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Wednesday, January 30, 2013

North Texas birds' adaptations to cold weather

Pyrrhuloxia


As long as they can get enough food, water and shelter, north Texas’ wild birds have evolved to survive a cold spell fairly well. Since birds obviously need to stay light enough to fly, they can’t just pack on a heavy layer of insulating fat for the winter like most animals do. They’ve developed other adaptations for cold-weather living.


  • At night, their body temperature drops by as much as 20 degrees, so they can conserve what little fat preserves they have.
  • In winter, they naturally grow about 29% more feathers, for extra insulation.
  • They eat high-energy food voraciously after a cold night, which is why feeders are usually busiest first thing in the morning.

       Help them by providing extra food in cold periods. And by keeping birdbaths full of clean water (only clean feathers will trap insulating air).

Despite these measures, many small songbirds don’t make it through cold weather. The possibility of death by dehydration, starvation or exposure is always facing them. Birds brighten our short, gray days just by being there, and often singing through it all. Helping them is the least we can do in return.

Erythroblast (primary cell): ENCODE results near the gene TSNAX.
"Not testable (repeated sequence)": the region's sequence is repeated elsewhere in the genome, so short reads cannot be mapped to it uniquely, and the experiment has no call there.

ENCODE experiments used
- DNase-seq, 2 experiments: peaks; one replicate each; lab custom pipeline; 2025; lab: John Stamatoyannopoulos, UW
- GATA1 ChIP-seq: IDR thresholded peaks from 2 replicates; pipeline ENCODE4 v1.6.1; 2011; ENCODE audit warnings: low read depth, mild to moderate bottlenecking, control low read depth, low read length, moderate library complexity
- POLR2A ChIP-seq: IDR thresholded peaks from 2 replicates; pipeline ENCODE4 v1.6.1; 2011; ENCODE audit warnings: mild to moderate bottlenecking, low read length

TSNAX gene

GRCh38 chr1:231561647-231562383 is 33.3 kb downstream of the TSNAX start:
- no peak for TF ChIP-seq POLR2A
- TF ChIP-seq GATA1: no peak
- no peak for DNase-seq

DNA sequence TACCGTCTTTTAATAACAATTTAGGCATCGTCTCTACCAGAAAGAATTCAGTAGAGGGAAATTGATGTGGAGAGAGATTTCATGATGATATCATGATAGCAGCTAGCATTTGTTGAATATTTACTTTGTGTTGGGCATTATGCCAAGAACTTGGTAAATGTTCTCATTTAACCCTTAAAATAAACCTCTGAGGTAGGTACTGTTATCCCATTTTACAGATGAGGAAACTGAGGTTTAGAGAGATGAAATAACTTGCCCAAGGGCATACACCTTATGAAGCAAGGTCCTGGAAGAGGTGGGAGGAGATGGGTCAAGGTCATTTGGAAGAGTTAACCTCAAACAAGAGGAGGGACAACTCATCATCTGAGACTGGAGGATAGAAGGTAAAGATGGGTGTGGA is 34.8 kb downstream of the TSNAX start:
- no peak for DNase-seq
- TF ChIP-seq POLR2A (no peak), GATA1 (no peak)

Help me with a dilemma please. I've been mingling bird trivia and north Texas landscaping tips together in this blog. And I'll keep mingling the two since there's clearly a relationship. But I need to know, from you, which should predominate.

        
 

Sunday, January 27, 2013

Migrating birds have biological clocks




Scissortailed Flycatcher
Birds have biological clocks telling them things like when to migrate. This "clock", based on sun angles, overides everything else, even food availability and local weather. Although many birds migrate at night, some migrate by day. They use a related, internal “sun compass” to keep them traveling in the right direction. The internal clock also measures day-length.  The changing length of daylight tells all birds when to begin their migration flights. Some species are migrating now, others won't migrate for weeks. Nighttime migrators use the stars’ positions. These don't change at all [or only minutely] over several bird-lifetimes. And, lest we forget, our sun is a star, too.

Conversely, the birds depend on the plants at their destination for their food supply. Whether these plants are in bloom, withered, under water, snow-covered or failed to set seed the past year, due to changing climate, is another matter.




Crape Myrtles are being pruned as if it were 1800
About now, Crape Myrtles are being “pruned” drastically for some reason, pushing them near death. After being severly pruned, they will put most of their energy into healing the wound, and will unquestionably produce fewer flowers and are far more prone to disease. Anyone who says different hasn't been following nationwide horticultural research for the past decade.

This outdated pruning style is totally unnecessary. I have no idea why the habit didn’t fade away along with alchemy and human sacrifice. It benefits nobody except whoever has the nerve to charge you for it. Crape Myrtles grow far better if only the old seed pods are removed or if they’re just left 100% alone